Hundreds of mourners have turned out for the funeral of author Sue Townsend in her home city of Leicester.
It began at the 1,500-seat De Montfort Hall at 13:30 BST and was shown on a big screen outside.
There was a collection of music and readings by friends and family, including Stephen Mangan, who played Adrian Mole in a TV adaptation of her best-known book.
A private family cremation service was held afterwards
The author, who was given the Honorary Freedom of Leicester, died in April after a short illness.
Mangan read an extract from Townsend's book Mr Bevan's Dream, a work on the decline of the welfare state in the 1980s.
He was among about 500 friends, family, and fans at the funeral.
Speaking after the service, he said: "It was really lovely, totally fitting for quite an exceptional woman.
"Not only was she a multi-million selling writer, she was the warmest person I have ever met."
Townsend's second husband Colin Broadway and her four children, Sean, Daniel, Victoria and Elizabeth were at the service.
TV chef Jamie Oliver was also among the mourners.
They heard how she first met Mr Broadway as he was driving geese across a road in the Highfields area of Leicester - she thought he was a "nutter".
Later, on an early date, she arranged a babysitter but he turned up, cancelled the sitter and took everyone ice skating.
As a single mother she had many jobs, but one of her favourites was working in a petrol station, where she could read between filling tanks.
The service included readings from the author's works and tributes from friends and colleagues from the literary world, Leicester theatres and the Mayor of Leicester, Sir Peter Soulsby.
He announced the city's original Phoenix Theatre building, now called Upper Brown Street and used by Leicester College, would be renamed in her honour as a "fitting tribute" to the author.
School friends Joan Hogarth and Jean Meadowcroft also spoke of how the author would ignore uniform rules so she would be sent home to change and so miss several lessons.
On the last day, the friends all hoisted their "bras and knickers" up the school flagpole.
Townsend's popular Adrian Mole series started in 1982 with The Secret Diary of Adrian Mole, aged 13 3/4, and the eighth instalment, Adrian Mole: The Prostrate Years, was released in 2009.
But her works also included the bestseller The Woman Who Went to Bed for a Year and The Queen and I.
Townsend's family has requested that any donations in her memory be sent to the stroke wards at Leicester Royal Infirmary and the Rainbows Children's Hospice in Loughborough.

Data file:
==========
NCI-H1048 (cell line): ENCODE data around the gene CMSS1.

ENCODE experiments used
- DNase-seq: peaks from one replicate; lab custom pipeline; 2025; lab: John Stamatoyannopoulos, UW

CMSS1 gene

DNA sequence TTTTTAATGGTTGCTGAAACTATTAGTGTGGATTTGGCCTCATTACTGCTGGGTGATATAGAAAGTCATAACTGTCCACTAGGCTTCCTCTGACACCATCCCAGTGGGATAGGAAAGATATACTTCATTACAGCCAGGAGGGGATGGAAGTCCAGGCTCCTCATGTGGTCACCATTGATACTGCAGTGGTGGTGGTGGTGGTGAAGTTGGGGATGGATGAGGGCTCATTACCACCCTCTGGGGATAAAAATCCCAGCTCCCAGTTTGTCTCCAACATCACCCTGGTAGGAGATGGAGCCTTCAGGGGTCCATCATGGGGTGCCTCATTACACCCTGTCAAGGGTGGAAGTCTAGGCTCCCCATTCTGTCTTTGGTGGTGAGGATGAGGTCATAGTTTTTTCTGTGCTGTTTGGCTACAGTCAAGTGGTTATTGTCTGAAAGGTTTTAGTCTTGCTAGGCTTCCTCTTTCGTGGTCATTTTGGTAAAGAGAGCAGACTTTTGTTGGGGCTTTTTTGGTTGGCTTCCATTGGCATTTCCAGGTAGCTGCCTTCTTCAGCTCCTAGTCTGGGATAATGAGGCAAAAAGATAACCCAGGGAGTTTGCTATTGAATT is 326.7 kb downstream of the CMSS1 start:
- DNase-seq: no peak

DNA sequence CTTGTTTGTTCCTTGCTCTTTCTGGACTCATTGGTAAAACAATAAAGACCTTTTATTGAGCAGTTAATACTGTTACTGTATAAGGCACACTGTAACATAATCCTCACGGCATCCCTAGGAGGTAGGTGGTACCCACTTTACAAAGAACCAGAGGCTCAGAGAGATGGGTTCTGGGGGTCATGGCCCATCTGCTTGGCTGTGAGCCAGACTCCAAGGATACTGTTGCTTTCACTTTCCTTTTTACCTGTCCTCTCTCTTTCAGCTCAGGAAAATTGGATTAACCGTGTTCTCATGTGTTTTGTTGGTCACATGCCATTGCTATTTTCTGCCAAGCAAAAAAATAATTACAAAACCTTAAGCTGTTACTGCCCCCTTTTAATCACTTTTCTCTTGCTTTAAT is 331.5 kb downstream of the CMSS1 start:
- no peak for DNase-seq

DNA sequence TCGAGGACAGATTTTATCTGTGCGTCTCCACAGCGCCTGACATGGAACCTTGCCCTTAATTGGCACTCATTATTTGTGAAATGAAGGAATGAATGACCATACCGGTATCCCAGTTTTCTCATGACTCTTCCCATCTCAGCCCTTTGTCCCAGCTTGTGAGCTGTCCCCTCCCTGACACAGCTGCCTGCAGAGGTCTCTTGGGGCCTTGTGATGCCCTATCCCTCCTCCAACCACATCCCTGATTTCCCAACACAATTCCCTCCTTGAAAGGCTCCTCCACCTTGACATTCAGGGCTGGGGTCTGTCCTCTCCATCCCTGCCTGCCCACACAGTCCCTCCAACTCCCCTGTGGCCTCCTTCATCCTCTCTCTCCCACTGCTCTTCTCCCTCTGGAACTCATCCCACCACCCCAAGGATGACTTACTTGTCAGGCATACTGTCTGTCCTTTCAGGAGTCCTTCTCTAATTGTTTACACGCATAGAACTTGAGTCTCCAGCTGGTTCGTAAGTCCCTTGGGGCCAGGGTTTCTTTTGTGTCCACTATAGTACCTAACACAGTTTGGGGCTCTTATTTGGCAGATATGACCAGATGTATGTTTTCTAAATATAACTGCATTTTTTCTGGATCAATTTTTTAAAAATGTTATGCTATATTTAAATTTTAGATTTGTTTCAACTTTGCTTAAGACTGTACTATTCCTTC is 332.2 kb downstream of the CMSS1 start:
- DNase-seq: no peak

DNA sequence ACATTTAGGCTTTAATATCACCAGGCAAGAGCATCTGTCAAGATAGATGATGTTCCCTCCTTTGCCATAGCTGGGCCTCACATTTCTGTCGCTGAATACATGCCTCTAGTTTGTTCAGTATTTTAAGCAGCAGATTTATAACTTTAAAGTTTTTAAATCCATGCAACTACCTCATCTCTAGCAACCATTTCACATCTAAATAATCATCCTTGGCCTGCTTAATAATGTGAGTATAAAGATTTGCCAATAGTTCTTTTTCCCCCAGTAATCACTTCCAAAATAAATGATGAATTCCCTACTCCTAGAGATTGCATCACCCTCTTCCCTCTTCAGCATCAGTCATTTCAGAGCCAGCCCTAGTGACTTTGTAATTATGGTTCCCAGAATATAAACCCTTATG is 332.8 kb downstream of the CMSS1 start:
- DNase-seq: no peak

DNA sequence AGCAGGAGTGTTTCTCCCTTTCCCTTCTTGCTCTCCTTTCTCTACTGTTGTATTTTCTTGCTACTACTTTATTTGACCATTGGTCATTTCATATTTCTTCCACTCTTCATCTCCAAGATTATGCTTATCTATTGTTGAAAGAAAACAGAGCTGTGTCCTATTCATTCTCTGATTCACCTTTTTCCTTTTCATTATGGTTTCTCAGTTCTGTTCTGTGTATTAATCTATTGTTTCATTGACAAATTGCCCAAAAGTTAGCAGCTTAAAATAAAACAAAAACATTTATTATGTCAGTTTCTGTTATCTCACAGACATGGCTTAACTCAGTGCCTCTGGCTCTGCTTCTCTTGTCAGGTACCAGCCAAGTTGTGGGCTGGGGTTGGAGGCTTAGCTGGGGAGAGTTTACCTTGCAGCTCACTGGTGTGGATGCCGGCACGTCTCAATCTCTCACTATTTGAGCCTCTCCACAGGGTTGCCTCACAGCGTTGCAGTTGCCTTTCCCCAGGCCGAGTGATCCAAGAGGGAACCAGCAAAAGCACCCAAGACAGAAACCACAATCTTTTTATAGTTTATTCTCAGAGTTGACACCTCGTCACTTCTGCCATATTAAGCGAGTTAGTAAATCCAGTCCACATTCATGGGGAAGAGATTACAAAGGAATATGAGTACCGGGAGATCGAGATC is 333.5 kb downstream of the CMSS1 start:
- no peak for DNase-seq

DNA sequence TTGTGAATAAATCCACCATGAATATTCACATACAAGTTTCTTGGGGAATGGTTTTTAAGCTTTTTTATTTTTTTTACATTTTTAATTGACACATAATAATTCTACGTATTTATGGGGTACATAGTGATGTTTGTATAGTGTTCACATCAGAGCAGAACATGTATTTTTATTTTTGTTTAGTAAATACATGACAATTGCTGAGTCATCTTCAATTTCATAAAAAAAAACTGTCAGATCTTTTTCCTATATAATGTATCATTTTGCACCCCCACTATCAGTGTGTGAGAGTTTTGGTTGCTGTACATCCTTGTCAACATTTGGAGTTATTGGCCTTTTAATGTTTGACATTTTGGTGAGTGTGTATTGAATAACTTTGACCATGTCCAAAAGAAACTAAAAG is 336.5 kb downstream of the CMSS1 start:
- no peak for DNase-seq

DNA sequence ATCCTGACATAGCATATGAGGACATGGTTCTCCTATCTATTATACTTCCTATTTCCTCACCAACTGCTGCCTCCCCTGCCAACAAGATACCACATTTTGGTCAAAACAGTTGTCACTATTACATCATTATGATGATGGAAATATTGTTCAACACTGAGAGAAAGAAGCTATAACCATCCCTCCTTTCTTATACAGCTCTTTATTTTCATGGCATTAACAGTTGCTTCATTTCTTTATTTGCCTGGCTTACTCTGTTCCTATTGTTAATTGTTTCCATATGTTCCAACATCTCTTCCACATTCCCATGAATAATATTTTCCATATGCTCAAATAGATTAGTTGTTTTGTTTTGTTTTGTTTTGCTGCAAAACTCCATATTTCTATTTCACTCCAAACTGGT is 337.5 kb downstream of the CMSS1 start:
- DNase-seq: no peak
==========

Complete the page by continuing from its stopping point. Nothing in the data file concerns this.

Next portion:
Author and journalist Nicci Gerrard, who met Townsend on several occasions, led the funeral as a humanist celebrant.
She interviewed her for a piece in the Observer newspaper shortly after Townsend went blind.
Speaking ahead of the funeral, Ms Gerrard said: "I was terrifically impressed by her. She was both full of grief and full of dark humour and laughter about it."
Ms Gerrard said she spent time with Townsend's family to prepare a eulogy for the funeral.
"She was clearly a woman who grew up in an ordinary family, very poor, a single mother," she said.
"For many years she wrote in secret, she didn't have the confidence to show any writing. She was this extraordinary, ordinary woman."
She also described Townsend as "unbeatable".
"She never let life beat her, she took life and dragged it with her. She had this extraordinary life force and she was funny in the midst of all of it.
"She was terrifically successful but never let the success go to her head."
Leicester City legend Alan Birchenall, who received the Freedom of Leicester on the same day as Townsend and singer Engelbert Humperdinck, was also at the funeral.
He said of receiving the honour: "It was a wonderful day, embedded in my memory, it's so sad to return to De Montfort Hall for her funeral. She was such a lovely lady.
"When we were waiting to go on stage she turned to me and Englebert and said 'it's all right for you guys you perform in front of thousands of people, but I'm really nervous'."
Disability campaigner Andy Morris, from Leicester, was one of the first mourners to arrive at De Montfort Hall.
He said he had met Townsend once at the Curve Theatre.
"We've come to pay tribute to a lady of Leicester. She was an absolute gem," he said.
"Her books were known throughout the world, but she never seemed to forget her roots. She put Leicester on the map."